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How Density Can Deter Growth in America’s Largest Metros

How Density Can Deter Growth in America’s Largest Metros

March 15th, 2019


Read More: https://www.citylab.com/life/2019/03...e-fast/584890/

Over the past few decades, large cities and metros have captured a disproportionate share of economic growth, while smaller places have seen significant economic decline. But what exactly accounts for such a divergent economic pattern?

- A new study by economist Jordan Rappaport of the Federal Reserve Bank of Kansas City sees two very basic factors at work: the size and density of cities. On one hand, size (in terms of population and employment) is a huge advantage. Bigger places inexorably grow bigger. And this is especially true for relatively large cities (up to 500,000 people) with plenty of space to grow. For these places, their initially large populations beget faster growth over time. --- But, on the other hand, density cuts the other way and can slow growth for very large places. This would seem to be at odds with urban theories from Jane Jacobs and others, that view density and clustering as an essential spur to innovation. But Rappaport finds that density generates diseconomies like traffic congestion or expensive housing costs, which limit growth.

- Rappaport summarizes the key takeaways this way: “Population growth is positively correlated with size up to a population of about 500,000, uncorrelated with increases in size from 500,000 to 3 million, and negatively correlated with increases in size above 3 million.” So, why the fall off in growth for the very largest places? This is where density comes in. Density does bring many benefits in the form of increased clustering of businesses and ultimately increased rates of innovation and productivity. But it also brings significant costs, or diseconomies, like traffic congestion and extremely high housing costs which can limit growth. --- Using a measure of population-weighted density, the study finds density to be negatively correlated growth with the largest places.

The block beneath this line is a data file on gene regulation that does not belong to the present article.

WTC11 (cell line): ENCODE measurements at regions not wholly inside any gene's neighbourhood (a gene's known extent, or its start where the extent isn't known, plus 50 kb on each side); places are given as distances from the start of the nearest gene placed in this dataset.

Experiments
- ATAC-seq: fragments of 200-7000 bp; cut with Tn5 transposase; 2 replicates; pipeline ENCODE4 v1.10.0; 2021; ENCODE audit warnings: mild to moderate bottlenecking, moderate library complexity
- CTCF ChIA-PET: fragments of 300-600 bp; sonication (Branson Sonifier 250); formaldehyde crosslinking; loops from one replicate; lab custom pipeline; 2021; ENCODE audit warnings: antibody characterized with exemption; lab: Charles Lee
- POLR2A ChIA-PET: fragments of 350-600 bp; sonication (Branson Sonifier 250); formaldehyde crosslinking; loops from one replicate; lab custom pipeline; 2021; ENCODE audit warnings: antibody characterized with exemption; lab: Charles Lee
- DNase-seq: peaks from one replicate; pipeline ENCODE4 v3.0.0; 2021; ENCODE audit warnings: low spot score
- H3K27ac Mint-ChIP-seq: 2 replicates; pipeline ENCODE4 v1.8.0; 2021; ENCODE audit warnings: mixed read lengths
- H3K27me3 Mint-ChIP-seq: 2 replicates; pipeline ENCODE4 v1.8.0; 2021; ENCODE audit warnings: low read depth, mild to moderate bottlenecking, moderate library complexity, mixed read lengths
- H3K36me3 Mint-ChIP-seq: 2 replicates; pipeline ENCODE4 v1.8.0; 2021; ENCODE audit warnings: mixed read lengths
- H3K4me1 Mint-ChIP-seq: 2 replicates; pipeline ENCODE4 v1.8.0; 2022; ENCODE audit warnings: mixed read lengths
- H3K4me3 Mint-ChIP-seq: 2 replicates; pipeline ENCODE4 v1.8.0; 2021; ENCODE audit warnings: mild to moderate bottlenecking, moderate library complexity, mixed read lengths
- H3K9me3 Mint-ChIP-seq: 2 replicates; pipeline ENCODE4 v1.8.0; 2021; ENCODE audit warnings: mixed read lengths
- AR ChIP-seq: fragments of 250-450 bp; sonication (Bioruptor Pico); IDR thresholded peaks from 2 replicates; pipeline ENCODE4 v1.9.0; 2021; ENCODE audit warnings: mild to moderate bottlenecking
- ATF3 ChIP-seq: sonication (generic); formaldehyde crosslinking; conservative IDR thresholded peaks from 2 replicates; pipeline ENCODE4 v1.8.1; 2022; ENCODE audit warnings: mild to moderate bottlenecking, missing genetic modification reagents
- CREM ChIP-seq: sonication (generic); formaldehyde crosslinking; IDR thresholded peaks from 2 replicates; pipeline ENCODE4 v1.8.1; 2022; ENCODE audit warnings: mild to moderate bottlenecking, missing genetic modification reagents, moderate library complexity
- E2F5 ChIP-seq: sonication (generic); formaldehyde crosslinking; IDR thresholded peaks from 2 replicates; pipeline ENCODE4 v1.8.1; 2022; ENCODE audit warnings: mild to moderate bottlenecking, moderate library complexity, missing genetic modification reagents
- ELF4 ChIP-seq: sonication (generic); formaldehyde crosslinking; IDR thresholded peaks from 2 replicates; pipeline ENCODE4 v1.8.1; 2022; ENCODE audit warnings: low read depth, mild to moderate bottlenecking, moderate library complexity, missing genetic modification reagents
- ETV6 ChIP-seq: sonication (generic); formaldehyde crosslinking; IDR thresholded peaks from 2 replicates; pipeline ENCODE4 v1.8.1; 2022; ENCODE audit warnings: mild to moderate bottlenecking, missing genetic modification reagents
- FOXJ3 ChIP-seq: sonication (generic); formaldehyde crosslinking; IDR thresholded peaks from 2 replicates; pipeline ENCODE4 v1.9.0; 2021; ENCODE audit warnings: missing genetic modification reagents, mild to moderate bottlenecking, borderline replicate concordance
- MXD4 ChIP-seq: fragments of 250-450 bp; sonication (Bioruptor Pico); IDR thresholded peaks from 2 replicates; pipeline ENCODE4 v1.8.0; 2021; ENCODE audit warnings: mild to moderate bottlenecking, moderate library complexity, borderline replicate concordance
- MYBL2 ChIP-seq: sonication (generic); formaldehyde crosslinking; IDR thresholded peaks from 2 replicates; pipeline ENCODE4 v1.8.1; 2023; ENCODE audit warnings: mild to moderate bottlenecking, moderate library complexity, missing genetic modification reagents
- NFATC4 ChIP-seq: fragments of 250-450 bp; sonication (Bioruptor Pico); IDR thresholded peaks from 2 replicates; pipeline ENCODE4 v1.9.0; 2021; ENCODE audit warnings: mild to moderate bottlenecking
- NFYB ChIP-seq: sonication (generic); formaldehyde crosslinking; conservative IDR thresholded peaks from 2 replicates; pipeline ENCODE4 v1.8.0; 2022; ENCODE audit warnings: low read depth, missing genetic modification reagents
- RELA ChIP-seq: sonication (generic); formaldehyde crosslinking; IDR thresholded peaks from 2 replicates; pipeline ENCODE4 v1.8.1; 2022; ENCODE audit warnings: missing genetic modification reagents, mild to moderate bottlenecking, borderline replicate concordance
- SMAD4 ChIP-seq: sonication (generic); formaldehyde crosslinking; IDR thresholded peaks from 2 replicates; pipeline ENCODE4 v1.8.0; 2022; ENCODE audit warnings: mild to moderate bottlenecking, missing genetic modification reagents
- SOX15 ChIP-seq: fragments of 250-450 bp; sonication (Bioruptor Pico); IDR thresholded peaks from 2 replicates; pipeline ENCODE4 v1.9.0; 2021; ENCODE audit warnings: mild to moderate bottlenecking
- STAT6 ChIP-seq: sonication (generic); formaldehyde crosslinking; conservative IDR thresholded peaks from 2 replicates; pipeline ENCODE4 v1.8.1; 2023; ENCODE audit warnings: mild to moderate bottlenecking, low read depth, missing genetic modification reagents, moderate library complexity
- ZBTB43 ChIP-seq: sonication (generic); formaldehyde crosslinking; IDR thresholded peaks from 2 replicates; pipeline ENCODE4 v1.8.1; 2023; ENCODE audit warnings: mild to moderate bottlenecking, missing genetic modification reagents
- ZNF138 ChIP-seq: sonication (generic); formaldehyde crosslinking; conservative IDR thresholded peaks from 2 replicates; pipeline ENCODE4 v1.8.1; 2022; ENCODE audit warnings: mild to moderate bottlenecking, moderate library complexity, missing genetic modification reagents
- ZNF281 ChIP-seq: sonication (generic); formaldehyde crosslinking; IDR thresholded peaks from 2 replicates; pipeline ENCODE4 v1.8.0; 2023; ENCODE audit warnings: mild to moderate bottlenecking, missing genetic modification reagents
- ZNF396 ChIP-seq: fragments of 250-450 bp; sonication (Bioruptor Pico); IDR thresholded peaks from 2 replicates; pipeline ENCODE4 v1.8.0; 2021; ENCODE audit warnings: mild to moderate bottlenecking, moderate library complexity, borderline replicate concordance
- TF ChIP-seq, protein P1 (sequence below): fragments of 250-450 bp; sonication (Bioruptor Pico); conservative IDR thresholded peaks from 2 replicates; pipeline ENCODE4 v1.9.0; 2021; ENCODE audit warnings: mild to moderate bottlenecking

- Rappaport proposes that an economy is a spatial equilibrium: net flows of residents and employment slowly reach a balance. People may not be able to benefit by moving to a larger city because even with higher wages and more amenities comes a higher cost of living, higher housing prices, and other diseconomies. Businesses face similar problems, too. --- The combined effects of these flows of people and jobs accumulate slowly over time. The largest, densest places tend to see their growth falter and stall, while mid-sized places have more room to grow and can see their growth accelerate. Meanwhile, small places have lots of things that hold them back. --- Rappaport’s findings have important implications for public policy. Smaller places which have assets like natural amenities, universities, and arts and culture should build on them to attract talent and spur growth.

- But for the majority of small places that lack these kinds of characteristics, “public policy may be more effective ameliorating the negative consequences of decline than reversing it,” Rappaport cautions. For large, dense places, the key is to deal with the diseconomies brought on by density by alleviating traffic congestion through investments in mass transit or congestion pricing; or by reducing housing prices by eliminating land use restrictions, building more housing, and providing more affordable housing. Rappaport cautions against the use of large tax and financial incentive packages which confer targeted benefits to individual companies. --- He especially warns of the downsides of luring large employers, like Amazon’s HQ2, to superstar cities like New York, which are likely to exacerbate their already existing problems of high prices, traffic congestion, and other diseconomies of density.


Population Growth versus Initial Population, 2000-2017

Growth versus Initial Population, Medium and Large Metropolitan Areas

Historical Population Growth versus Initial Population

Employment Growth versus Initial Employment, 2000–14

Growth versus 95th Percentile Population Density, Medium and Large Metropolitan Areas

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